William Cope: Information literacy is in the context of the history of media, so digital media. So, the question is what the affordances of these media are, what do they do and what scope do they give you for meaning. The question for the moment is around this concept of AI, there is a lot of fear or excessive enthusiasm. The business of this kind, of difficult phrase, of explaining what it means, how it works and what it does, is now a very important part of what you call information literacy.

Do you see information literacy as a prerequisite for the use of AI? 

William Cope: Yes, it’s now integral to it. But it’s not a presetting question or a following question, it’s just an integral part of what we do. And again, the problem is how you define it. So, what’s happening now in our conversation is in a broad definition underpinned by things that would not have been possible until digitalization of these media. But in a narrow definition the AI is the machine learning from our interactions which may be happening but in a limited kind of way here. So, we actually need to find what these things mean in order to debunk either the over-enthusiasm or the kind of paranoid fears.

Mary Kalantzis: And if you control what happens in school – if you control the textbooks, if you control the media – you control the story line. But the affordances of the digital right now allow us to counter it with that information that we need to see to make decisions into the future. I don’t know if that’s clear, but information literacy has profound, absolutely profound consequences for the notions of democracy and how it’s formed.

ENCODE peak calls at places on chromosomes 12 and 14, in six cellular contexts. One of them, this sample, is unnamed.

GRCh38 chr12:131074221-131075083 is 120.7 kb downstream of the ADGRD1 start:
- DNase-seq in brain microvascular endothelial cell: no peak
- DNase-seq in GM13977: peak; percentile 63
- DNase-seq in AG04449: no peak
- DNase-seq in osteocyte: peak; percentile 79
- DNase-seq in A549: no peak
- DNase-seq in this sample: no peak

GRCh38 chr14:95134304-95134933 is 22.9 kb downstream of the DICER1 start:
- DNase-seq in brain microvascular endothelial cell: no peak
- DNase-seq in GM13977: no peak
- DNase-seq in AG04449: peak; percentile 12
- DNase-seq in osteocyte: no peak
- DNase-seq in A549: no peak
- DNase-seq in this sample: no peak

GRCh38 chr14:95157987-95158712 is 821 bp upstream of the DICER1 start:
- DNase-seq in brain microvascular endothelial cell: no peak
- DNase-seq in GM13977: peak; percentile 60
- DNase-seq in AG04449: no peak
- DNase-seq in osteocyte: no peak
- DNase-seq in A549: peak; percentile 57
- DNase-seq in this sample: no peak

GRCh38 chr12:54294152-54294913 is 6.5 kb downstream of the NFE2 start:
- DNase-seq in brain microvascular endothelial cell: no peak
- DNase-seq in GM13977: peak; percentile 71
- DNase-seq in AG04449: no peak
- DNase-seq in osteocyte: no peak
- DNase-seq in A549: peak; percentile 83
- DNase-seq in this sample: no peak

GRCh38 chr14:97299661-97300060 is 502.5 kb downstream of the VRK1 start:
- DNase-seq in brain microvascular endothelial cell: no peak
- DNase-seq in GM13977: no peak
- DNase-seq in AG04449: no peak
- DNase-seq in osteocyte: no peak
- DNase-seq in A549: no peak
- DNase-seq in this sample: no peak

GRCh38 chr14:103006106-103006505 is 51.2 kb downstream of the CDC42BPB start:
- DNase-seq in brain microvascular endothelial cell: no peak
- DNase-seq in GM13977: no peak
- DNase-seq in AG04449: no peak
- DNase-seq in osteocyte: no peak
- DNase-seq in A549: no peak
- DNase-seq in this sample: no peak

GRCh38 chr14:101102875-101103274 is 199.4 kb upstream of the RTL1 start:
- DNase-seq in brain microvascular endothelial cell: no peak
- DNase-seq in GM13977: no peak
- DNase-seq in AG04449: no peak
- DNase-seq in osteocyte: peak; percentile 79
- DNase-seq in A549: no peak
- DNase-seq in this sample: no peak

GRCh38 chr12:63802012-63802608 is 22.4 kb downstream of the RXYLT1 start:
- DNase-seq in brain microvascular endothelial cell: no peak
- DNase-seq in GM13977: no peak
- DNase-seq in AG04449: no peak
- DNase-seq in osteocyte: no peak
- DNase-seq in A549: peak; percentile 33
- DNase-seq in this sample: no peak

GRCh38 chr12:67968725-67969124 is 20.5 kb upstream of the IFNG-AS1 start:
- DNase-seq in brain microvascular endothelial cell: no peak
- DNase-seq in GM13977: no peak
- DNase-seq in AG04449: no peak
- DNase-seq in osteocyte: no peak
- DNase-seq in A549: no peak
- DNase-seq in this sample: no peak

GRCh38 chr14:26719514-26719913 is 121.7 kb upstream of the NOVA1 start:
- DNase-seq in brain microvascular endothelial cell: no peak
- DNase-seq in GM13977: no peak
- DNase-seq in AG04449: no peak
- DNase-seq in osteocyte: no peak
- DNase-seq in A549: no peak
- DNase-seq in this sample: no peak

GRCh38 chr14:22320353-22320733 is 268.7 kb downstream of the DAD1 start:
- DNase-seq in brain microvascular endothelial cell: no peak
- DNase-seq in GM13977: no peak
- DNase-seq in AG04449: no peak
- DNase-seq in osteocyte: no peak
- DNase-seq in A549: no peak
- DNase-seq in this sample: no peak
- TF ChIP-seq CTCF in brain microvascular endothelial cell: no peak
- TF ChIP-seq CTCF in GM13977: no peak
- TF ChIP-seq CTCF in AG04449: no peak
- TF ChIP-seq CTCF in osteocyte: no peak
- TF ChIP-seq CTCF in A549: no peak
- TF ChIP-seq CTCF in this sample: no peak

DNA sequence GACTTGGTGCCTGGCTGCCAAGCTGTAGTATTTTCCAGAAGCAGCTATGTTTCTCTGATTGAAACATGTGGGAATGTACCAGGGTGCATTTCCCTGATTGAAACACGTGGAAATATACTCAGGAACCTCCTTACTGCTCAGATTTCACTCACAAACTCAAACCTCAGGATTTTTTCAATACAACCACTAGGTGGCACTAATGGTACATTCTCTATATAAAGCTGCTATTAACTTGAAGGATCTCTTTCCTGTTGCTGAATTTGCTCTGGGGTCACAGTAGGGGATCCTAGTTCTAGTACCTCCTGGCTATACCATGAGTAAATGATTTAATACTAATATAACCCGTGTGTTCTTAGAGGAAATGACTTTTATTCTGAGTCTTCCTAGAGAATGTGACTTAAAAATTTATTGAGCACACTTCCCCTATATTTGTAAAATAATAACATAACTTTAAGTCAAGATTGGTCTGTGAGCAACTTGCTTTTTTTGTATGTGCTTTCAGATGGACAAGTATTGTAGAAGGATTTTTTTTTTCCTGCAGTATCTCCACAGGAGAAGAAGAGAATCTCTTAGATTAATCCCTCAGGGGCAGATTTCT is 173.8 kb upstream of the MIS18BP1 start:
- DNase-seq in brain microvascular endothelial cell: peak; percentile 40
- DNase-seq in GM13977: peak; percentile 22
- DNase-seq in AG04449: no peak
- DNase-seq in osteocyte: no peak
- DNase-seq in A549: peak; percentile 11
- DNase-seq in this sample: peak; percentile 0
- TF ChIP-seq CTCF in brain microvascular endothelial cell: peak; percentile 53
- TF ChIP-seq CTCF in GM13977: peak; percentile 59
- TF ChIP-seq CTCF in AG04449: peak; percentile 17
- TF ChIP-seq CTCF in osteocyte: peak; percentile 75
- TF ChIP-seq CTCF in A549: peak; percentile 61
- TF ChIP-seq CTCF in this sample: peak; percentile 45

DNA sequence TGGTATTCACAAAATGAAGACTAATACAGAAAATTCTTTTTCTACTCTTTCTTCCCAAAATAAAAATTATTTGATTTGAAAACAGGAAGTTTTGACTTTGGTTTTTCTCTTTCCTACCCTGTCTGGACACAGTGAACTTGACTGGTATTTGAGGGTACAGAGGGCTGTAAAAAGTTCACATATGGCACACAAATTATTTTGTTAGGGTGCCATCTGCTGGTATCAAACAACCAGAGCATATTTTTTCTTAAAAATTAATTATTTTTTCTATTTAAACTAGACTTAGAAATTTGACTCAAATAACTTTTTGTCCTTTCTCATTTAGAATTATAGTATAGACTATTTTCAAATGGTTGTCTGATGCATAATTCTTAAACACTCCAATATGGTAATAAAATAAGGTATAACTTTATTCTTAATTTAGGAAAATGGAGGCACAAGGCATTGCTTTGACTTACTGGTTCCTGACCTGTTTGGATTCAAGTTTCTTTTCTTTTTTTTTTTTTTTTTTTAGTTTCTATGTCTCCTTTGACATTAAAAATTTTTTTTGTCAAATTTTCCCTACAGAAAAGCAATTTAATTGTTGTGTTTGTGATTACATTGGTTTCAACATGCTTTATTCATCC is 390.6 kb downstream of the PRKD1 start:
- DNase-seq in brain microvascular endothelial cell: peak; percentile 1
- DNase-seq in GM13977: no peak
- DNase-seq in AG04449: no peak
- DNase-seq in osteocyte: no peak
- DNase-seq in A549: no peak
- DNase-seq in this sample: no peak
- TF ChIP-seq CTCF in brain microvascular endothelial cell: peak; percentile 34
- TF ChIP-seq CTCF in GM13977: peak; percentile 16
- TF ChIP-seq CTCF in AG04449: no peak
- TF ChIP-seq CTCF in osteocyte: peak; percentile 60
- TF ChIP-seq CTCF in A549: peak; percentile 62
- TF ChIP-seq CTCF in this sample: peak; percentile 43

Which three tips do you have for handling information?

William Cope: We have this little theory where with anything that you face you ask five questions:

First question is “What’s it about?” which is reference. 

Second question is “Who are the actors?” which is agency. 

Third question is “How is this particular thing structured?”. How does it work internally? So that is a structure question. 

The fourth question is “What’s the context?”. The meaning is not a media object, it’s in the context of its creation and distribution and reception. 

And the fifth question which is the most important question of all in a way or the underlying question is “Whose interest does it serve?”.

Note: This framework above is further described in this article from William Cope and Mary Kalantzis where the given illustration originates from:

What did you hope to get out of this conference? With what expectation did you come here?

Mary Kalantzis: The purpose of the conference is a really important one and the fact that you are bringing together people from other parts of the world to talk about what we as educators need to do and understand in preparing learners to be agents, citizens, learners and workers of the future. This is an opportunity to learn from others in a field that is dramatically changing. 

William Cope: I agree. A few issues are just profoundly more important. The word that we use for our five questions is parsing. So, with parsing in its origins we would slice and dice a sentence in lot of ways (into verbs, nouns, subjects for example) which is the thing about meaning. Well, we need to do that with the world, we need to parse the world and we need tools to be able to do that.Mary Kalantzis: Especially if you look where we are right now. Right now, the economy has been put on the back burner as we try to solve a pandemic. And we have a pandemic in sociality, we have a pandemic in terms of the environment, and we have a pandemic in terms of health. So, we have to be able to understand the world in a broader way than just the economy. That’s why participation and our reception of it is a critical part of it.

We thank William Cope and Mary Kalantzis for this interview!